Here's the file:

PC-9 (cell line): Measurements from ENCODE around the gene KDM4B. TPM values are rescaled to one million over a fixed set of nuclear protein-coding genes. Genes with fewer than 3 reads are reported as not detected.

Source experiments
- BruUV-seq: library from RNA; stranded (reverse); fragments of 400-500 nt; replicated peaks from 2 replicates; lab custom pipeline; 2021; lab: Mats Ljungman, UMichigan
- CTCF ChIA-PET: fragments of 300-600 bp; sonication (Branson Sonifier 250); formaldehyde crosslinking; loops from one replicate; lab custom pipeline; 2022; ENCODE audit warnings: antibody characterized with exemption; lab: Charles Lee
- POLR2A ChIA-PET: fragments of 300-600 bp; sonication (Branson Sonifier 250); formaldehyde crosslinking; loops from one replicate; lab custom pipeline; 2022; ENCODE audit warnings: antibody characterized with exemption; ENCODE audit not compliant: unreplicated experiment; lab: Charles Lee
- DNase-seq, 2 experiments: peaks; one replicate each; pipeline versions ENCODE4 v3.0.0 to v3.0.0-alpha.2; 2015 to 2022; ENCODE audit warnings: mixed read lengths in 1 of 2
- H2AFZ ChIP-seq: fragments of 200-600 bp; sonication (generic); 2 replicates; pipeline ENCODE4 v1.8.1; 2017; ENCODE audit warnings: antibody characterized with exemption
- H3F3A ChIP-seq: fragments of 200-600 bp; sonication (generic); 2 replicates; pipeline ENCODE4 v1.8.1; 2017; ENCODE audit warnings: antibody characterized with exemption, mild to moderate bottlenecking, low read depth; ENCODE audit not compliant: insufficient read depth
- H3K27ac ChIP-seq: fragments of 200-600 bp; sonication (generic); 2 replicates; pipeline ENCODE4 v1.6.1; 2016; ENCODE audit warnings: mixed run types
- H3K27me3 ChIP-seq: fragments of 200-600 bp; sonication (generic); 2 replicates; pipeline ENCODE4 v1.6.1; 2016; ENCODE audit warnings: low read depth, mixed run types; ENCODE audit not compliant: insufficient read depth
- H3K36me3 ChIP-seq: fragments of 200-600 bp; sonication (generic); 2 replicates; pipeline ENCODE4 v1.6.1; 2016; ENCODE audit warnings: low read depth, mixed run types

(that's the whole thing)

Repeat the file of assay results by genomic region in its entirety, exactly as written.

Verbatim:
PC-9 (cell line): Measurements from ENCODE around the gene KDM4B. TPM values are rescaled to one million over a fixed set of nuclear protein-coding genes. Genes with fewer than 3 reads are reported as not detected.

Source experiments
- BruUV-seq: library from RNA; stranded (reverse); fragments of 400-500 nt; replicated peaks from 2 replicates; lab custom pipeline; 2021; lab: Mats Ljungman, UMichigan
- CTCF ChIA-PET: fragments of 300-600 bp; sonication (Branson Sonifier 250); formaldehyde crosslinking; loops from one replicate; lab custom pipeline; 2022; ENCODE audit warnings: antibody characterized with exemption; lab: Charles Lee
- POLR2A ChIA-PET: fragments of 300-600 bp; sonication (Branson Sonifier 250); formaldehyde crosslinking; loops from one replicate; lab custom pipeline; 2022; ENCODE audit warnings: antibody characterized with exemption; ENCODE audit not compliant: unreplicated experiment; lab: Charles Lee
- DNase-seq, 2 experiments: peaks; one replicate each; pipeline versions ENCODE4 v3.0.0 to v3.0.0-alpha.2; 2015 to 2022; ENCODE audit warnings: mixed read lengths in 1 of 2
- H2AFZ ChIP-seq: fragments of 200-600 bp; sonication (generic); 2 replicates; pipeline ENCODE4 v1.8.1; 2017; ENCODE audit warnings: antibody characterized with exemption
- H3F3A ChIP-seq: fragments of 200-600 bp; sonication (generic); 2 replicates; pipeline ENCODE4 v1.8.1; 2017; ENCODE audit warnings: antibody characterized with exemption, mild to moderate bottlenecking, low read depth; ENCODE audit not compliant: insufficient read depth
- H3K27ac ChIP-seq: fragments of 200-600 bp; sonication (generic); 2 replicates; pipeline ENCODE4 v1.6.1; 2016; ENCODE audit warnings: mixed run types
- H3K27me3 ChIP-seq: fragments of 200-600 bp; sonication (generic); 2 replicates; pipeline ENCODE4 v1.6.1; 2016; ENCODE audit warnings: low read depth, mixed run types; ENCODE audit not compliant: insufficient read depth
- H3K36me3 ChIP-seq: fragments of 200-600 bp; sonication (generic); 2 replicates; pipeline ENCODE4 v1.6.1; 2016; ENCODE audit warnings: low read depth, mixed run types